With four years’ experience in delivering professional conferences and after a successful collaboration with five other top Scottish Universities in 2019, we are looking forward to celebrating our 5th anniversary and stimulating a fascinating discussion on complexity.
Through globalisation, technological development and rapid population growth, our world has become more complex than it has ever been before. Consequently, we are faced with intricate issues of unprecedented scale and scope such as climate change, rising inequalities, and an interdependent financial system. How and why should we change our thinking when faced with complex problems? How can we use the wide range of economic ideas alongside other disciplines to understand the problems around us?
In 2019, the GEF hosted the Scottish Economic Conference (SEC), obtaining great successes in a two days event which had over 300 attendees from all over the globe and renowned speakers such as Martin Wolf, the head commentator of the Financial Times. The SEC has been Scotland’s largests tudent conference, organised by six of the country’s most prestigious universities: The University of Aberdeen, The University of Dundee, The University of Edinburgh, The University of Glasgow, Heriot-Watt University and The University of St Andrews .
Frank joined the European Commission in 2015 with the Climate Risk Management Unit and is now working with the Fairness project in the Unit for Monitoring, Indicators and Impact Evaluation. His current research interests focus on perceptions of fairness and determinants of political discontent.
Matthew Agarwala is an environmental economist interested in wealth-based approaches to measuring and delivering sustainable development. In addition to the Bennett Institute, he enjoys affiliations at the LSE (Geography & Environment + Grantham Research Institute) and UEA (Centre for Social & Economic Research on the Global Environment).
Stefanija Veljanoska is a post-doctoral researcher at the Université catholique de Louvain (Belgium). Prior to joining UCLouvain, she worked as a climate change adaptation consultant at FAO of the UN. Her research interests cover adaptation to climate change, migration and remittances, agricultural production decisions and agricultural policy, water consumption, pollution and child health outcomes.
Daniel Coleman is a Senior Associate Economist in the Chief Economist's team at Ofcom, the UK government-approved regulatory and competition authority for the broadcasting, telecommunications and postal industries.
He deals with strategic economic issues in the telecom sector, including how broadband investment affects economic growth and the future of certain types of spectrum.
Director of the Complexity Economics programme at the Institute for New Economic Thinking at the Oxford Martin School, Professor in the Mathematical Institute at the University of Oxford, and an External Professor at the Santa Fe Institute. His current research is in economics, including agent-based modelling, financial instability and technological progress.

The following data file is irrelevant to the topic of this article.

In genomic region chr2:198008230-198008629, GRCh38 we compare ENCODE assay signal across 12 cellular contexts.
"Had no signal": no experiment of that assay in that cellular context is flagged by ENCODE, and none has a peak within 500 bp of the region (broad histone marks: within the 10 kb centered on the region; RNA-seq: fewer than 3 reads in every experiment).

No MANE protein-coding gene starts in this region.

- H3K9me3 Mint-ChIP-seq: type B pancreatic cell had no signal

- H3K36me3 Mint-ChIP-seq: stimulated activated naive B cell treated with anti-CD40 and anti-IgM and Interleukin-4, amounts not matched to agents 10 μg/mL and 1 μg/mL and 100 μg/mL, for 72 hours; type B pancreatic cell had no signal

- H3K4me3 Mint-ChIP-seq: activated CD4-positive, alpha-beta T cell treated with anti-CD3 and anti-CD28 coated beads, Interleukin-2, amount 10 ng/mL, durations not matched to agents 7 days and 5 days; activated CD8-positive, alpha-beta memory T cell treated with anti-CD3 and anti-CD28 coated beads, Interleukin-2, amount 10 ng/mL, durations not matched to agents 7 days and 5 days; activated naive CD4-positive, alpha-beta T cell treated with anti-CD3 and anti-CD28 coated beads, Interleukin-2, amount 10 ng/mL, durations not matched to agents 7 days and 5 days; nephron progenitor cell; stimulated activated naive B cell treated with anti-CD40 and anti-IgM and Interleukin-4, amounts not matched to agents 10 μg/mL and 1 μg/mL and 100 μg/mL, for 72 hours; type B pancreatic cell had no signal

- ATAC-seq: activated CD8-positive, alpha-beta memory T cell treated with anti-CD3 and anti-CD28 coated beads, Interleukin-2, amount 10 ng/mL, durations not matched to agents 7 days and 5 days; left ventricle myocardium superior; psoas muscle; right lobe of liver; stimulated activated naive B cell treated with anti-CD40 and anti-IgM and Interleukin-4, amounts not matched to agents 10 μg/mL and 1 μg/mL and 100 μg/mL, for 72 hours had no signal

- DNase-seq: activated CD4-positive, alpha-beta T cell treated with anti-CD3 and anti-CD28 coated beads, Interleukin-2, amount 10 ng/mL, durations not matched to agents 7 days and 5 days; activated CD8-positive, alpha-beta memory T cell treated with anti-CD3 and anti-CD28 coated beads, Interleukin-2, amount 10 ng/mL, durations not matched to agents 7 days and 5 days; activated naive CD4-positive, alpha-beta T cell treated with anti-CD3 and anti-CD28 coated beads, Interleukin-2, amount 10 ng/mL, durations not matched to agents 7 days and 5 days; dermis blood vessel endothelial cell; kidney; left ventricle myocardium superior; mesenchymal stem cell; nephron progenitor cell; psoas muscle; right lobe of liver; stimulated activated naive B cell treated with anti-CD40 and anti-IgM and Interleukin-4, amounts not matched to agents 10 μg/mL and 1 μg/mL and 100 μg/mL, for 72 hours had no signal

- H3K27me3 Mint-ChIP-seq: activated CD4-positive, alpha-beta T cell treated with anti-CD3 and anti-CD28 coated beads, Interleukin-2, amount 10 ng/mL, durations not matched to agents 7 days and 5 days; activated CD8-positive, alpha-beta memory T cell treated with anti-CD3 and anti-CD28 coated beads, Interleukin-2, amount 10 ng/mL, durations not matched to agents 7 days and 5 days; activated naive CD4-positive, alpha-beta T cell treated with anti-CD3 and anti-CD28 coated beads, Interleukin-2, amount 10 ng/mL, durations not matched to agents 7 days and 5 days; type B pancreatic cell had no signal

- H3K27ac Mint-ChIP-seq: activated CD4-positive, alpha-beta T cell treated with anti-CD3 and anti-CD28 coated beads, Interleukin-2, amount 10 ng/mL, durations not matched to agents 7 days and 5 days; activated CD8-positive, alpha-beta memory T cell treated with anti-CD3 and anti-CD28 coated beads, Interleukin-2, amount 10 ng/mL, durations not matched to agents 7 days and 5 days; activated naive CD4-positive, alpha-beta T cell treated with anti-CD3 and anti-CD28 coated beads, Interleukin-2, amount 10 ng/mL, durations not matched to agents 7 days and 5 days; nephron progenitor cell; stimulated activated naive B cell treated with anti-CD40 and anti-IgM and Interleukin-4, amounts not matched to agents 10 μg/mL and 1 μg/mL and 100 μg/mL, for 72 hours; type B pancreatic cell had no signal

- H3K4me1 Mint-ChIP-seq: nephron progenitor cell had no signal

Otto Kassi is an economist at Etla, Research Institute of the Finnish Economy and a research associate in the Oxford Internet Institute.
He worked on the ERC funded project iLabour: The Construction of Labour Markets, Institutions and Movements on the Internet.
Dr. Fabrice Murtin is a Head of Section at the Organisation for Economic Co-operation and Development (OECD) in the Households Statistics and Progress Measurement Division. He is also an Associate Researcher at Sciences Po Paris. His research has focused on well-being measurement, the long-term dynamics of economic development and economic policy.
Christian Oldiges is a Co-Director of Metrics and Policy at the Oxford Poverty and Human Development Initiative (OPHI), University of Oxford. At OPHI, Christian is co-leading the outreach team in South Asia and Sub-Saharan Africa, supporting governments in building national multidimensional poverty indices. When in Oxford, he undertakes micro-econometric research on the determinants of multidimensional poverty.
Sayantan is a Professor of Economics at the Adam Smith Business School and Dean of Interdisciplinarity and Impact at the College of Social Sciences. He is a member of the Microeconomics research cluster, his areas of expertise including Global cooperation and climate change.
Professor of Economics at the University of Bristol, co-chair of #DiscoverEconomics – a campaign to increase diversity in economics led by the Royal Economic Society. It is supported by a wide range of institutions involved in economic research, communication and policy making, including the Bank of England, the Government Economic Service and the Society of Professional Economists.
Gary Gillespie was appointed Scottish Government Director and Chief Economist in September 2011. He is responsible for providing analytical support for Ministers and colleagues, as well as to the Economic Development and Energy and Climate Directorates. He produces economic statistics and is a member of the Scottish Government's Strategic Board.
Saja Al Zoubi
Dr. Saja al Zoubi is a development economist. Her research has been focusing on rural livelihoods and gender. This includes food security, gender & woman empowerment, home economics, evaluation development projects, poverty alleviation, and micro finance. Since the war in Syria, she has been concerned with researching ways of empowering women and improving the livelihoods of Syrian families.